Womanhood in The Bahamas is a vanquished nation. I am convinced that women writers are obligated to focus vision and voice upon the enactment of the inevitable coup. It is our sacred obligation to instigate the rebellion by the ritual and relentless acts of Story and Poem. And in the making of angry blogs when necessary. Today is one that warrants an angry blog.
I’m writing this blog when really I want to be outside the Supreme Court with a picket sign and a bull horn calling for the resignation of the judge who let the accused child killer free. It is a terrible outrage. And the public silence regarding this corruption of justice is disgraceful. Nassau is a city already crime-ridden, we the people are already terrorized on a daily basis. Our children are already at risk. Now the judiciary is letting child predators loose among us and there are no voices in protest from the religious leaders, none from the human rights organizations, none from the citizenry, and none from the press. Who cares about the innocent nine year old whose life was taken in such a brutal way? Who cares about his grieving mother? Where are the community leaders who will speak for them, and for all of us who are shocked by this latest madness from the Bahamian Bench.
I wish to state right now for the public record, on behalf of the Feminist women of Nassau, that we stand in compassion and solidarity with the murdered child and his family and demand the immediate resignation of Justice Stephen Isaacs.
Apparently the accused killer's defence was that a confession was beaten out of him by police. I know for a fact that this is a common claim by many who are detained by Bahamian police. I know that police brutality is a fact of life in the Bahamas. I know that most of the time magistrates and justices are hardly ever swayed by these claims. That Justice Isaacs would be swayed by such a plea at this particular time, when the crime involves the killing of an innocent child in such a terrible way, is disturbing. It puts his integrty and his fitness for the job of Justice of the Bahamas Supreme Court in serious question.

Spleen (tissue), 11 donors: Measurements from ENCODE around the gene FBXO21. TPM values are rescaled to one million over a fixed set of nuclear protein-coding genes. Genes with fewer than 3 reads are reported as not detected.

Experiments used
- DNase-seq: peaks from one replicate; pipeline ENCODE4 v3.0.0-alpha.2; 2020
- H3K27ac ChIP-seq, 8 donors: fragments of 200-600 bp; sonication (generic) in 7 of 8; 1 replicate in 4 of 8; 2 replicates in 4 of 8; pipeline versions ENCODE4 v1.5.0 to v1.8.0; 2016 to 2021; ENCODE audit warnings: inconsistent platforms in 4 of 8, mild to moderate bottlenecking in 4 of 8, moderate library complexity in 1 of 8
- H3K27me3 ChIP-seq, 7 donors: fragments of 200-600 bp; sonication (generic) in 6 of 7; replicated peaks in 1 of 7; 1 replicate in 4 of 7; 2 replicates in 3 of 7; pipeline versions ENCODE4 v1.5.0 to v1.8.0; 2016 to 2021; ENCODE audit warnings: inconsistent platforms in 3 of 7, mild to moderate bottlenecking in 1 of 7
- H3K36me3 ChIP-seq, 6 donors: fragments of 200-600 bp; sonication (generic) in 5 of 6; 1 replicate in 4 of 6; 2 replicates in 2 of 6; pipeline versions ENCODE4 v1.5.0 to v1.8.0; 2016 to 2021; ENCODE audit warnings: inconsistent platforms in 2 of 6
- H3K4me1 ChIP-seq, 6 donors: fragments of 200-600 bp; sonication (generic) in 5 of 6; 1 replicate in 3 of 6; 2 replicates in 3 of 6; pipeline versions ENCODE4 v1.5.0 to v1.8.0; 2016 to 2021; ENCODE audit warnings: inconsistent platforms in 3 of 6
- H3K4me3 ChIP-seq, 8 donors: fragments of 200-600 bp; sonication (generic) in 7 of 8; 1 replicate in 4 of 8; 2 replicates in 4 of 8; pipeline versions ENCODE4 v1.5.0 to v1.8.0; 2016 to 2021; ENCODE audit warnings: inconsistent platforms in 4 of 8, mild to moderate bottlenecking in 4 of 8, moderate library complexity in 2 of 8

Let there be an independent and extensive investigation into brutality on the police force. But, let there also be justice for little Devaughn Knowles and for all Bahamian children at risk. How many accused child predators are ever charged in the courts? How many are convicted? I mean to find out, but at this moment I am sure the numbers are dismally low. Apparently Justice Isaacs is not aware of this or does not care.
Who cares about the murdered child? I believe my readers care. I ask you all to join me in voicing your protest against this ruling. Please write and speak out with me, lets put our powerful voices together and cry shame on Justice Isaacs for his ruling, and on the police force too for allowing years of brutality in their ranks to escalate to this point where the accused goes free and a child's murder goes unsolved.
I wait to hear from you.